The others states - Nagaland, Arunachal Pradesh and Meghalaya - will not be affected by the enactment of the bill since the number of Bengali Hindus who fled Bangladesh and settled down in these states after 1951 (the cut-off year as per the ) is negligible and even the Bengali Hindus residing in these states are so few in numbers that they do not pose any threat to the indigenous populations there. But such is the fear generated over the presence of Bangladeshis in the region that the entire northeast observed a bandh over the issue on Tuesday.
The success of Tuesday’s bandh represents a dismal failure of the BJP to convince the people of the other states (excluding Assam) that the bill presents no danger to the indigenous people of those states. The BJP should have foreseen the opposition to the bill since it had been brewing ever since the bill was referred to the Joint Parliamentary Committee (JPC).
The JPC visited the region and received representations from all northeastern states. The Mizoram and Meghalaya assemblies even passed resolutions opposing the bill. To have sat silent and not communicated to the tribals of the region that the bill poses no danger to them was an inexplicable failure on the part of the BJP.
The last-minute announcement about the to implement Clause 6 of the Assam Accord (it promises “Constitutional, legislative and administrative safeguards to protect, preserve and promote the cultural, social, linguistic identity and heritage of the Assamese people”) by the NDA government was seen as an opportunistic sop to placate the agitated people of Assam. This could have come done much earlier and the fact that it was done at the eleventh hour (the decision was taken at a cabinet meeting chaired by Prime Minister Narendra Modi on 2 January) smacked of opportunism.
The by Home Minister Rajnath Singh on Tuesday that a bill to grant Scheduled Tribe (ST) status to six communities of Assam would be introduced soon is also being seen as an opportunistic move devoid of any seriousness.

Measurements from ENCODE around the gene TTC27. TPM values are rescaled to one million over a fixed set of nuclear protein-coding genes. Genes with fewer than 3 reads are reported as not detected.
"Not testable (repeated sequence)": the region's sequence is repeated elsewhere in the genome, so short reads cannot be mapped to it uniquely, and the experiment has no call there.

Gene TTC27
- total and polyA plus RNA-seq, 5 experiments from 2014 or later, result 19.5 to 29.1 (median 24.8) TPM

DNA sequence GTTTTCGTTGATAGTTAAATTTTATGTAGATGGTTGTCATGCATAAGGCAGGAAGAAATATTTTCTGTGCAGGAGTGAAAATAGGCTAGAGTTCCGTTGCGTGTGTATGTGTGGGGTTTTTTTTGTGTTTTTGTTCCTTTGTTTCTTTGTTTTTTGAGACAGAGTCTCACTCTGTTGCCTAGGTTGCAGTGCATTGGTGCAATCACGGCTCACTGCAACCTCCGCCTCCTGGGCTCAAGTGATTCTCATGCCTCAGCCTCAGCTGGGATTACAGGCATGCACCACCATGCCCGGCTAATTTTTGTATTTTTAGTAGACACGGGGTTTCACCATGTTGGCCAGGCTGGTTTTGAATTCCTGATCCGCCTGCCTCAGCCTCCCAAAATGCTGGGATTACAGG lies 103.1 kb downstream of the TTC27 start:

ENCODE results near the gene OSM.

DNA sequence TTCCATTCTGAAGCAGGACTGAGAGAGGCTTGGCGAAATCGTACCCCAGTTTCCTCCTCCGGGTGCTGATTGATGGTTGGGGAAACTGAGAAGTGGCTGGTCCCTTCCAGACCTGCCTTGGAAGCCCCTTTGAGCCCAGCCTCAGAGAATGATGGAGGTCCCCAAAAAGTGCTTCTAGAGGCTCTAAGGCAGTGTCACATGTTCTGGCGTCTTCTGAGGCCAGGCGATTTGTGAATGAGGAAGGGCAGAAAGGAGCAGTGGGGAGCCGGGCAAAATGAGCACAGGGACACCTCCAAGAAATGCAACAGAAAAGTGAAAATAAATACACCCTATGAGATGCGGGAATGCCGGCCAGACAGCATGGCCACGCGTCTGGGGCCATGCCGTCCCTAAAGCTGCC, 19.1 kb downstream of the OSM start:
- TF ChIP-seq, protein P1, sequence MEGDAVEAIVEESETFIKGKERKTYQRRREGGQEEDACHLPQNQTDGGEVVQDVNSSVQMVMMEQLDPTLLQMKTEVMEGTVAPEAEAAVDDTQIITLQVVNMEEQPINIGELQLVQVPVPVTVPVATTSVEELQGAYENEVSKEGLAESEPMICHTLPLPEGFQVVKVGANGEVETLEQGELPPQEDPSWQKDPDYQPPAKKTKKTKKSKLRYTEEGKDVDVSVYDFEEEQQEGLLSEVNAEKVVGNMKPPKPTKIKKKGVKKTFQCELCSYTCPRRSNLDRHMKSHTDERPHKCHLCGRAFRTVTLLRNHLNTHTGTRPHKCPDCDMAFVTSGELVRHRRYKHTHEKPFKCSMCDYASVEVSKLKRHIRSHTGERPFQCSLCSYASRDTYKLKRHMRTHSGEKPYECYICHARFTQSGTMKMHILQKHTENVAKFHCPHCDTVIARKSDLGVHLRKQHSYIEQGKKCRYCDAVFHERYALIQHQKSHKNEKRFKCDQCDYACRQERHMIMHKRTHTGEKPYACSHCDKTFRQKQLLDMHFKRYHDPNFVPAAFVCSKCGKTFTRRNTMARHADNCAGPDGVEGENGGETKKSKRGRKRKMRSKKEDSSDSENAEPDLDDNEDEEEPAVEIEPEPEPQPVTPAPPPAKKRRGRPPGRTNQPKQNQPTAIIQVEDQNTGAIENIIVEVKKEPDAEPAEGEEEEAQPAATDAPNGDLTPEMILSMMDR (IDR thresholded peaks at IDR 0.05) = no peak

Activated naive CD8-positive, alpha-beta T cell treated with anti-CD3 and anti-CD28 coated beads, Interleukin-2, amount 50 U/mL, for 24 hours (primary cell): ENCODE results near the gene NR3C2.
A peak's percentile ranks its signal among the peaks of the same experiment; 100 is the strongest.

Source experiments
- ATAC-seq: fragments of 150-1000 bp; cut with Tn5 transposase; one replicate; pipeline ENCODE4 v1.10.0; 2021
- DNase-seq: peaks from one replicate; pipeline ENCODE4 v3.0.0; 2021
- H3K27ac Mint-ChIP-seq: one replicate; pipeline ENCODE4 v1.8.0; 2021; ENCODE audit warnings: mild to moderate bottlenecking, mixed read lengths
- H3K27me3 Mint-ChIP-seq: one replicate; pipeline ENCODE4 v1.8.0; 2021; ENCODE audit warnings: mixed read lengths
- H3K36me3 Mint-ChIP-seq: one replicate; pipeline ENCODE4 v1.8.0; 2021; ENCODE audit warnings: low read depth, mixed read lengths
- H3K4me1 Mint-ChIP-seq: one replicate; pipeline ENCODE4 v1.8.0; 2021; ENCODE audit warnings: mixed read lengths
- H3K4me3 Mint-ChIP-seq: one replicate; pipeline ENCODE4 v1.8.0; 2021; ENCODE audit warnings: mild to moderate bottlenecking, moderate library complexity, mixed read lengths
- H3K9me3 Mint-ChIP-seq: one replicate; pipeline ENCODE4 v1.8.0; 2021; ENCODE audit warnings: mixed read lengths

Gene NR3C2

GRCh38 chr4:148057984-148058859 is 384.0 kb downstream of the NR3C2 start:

The demand to grant ST status to Ahoms, Mataks, Morans, Chutias, Koch-Rajbongshis and the tea tribes (adivasis) has been a long-standing one and many committees had been formed to examine the demand. This announcement could have been made at least a month ago and here too, the eleventh-hour move makes it highly suspect.
Rajnath Singh also sought to assure the Assamese from the floor of the Lok Sabha on Tuesday that Assam will not be asked to bear the burden of hosting the Bengali Hindus who would be granted Indian citizenship once the Citizenship Bill is enacted. But this verbal assurance has no takers.
The All Assam Students’ Union (AASU) has termed the assurance as “puerile” and “specious”. The Asom Gana Parishad (AGP) which broke ties with the BJP on Monday wondered why a clause was not inserted in thebBill stating that all those who would become Indian citizens (with the enactment of the bill) would be resettled in other parts of the country.
The BJP, by remaining adamant on not inserting such clauses to safeguard the interests of the Assamese and indigenous people of the state and the region in the bill, has lost a lot of political ground in the North East. The exit of the AGP from the ruling alliance in Assam - though it won’t bring down the government - is a big political and moral blow to the BJP. With the crucial Lok Sabha elections around the corner, BJP president Amit Shah’s of winning 21 seats from the region now seems to be at risk.
Rajnath Singh also assured the people of Assam on the floor of the Lok Sabha on Tuesday that their interests would be protected and the Union government would “talk to the people of Assam, listen to their grievances and solve the grievances”.
“It is too late now to talk about talking to people of Assam and listening to our grievances. We all made representations to the JPC, but none of those were considered by the JPC. The BJP was also aware of the representations made by the people and organisations of Assam and the North East. Why was thebBill then not suitably amended to address the concerns and grievances of the people of the state. Assurances like the one made by Rajnath Singh are hollow and lack credibility,” said an AGP spokesperson.
“After being betrayed by the Congress all these decades, we had thought that the BJP would be serious in protecting us from the demographic invasion we face. But the BJP has also betrayed us. We are extremely disappointed and this betrayal of the trust and faith we placed on the BJP makes us sad and angry. This is going to cost the BJP dear,” said Gauhati University professor and well-regarded academic, Dhrubajyoti Deka. He articulated a feeling that is widespread in Assam today.
The BJP committed some grave errors while pushing through the Citizenship (Amendment) Bill. It should have either kept the entire North East out of the purview of the bill, or inserted a clause that all those illegal immigrants residing in the region who become Indian citizens after the enactment of the bill will be relocated to other states. And the announcements about the implementation of Clause 6 of the Assam Accord and granting ST status to the six communities in Assam should have been made much earlier.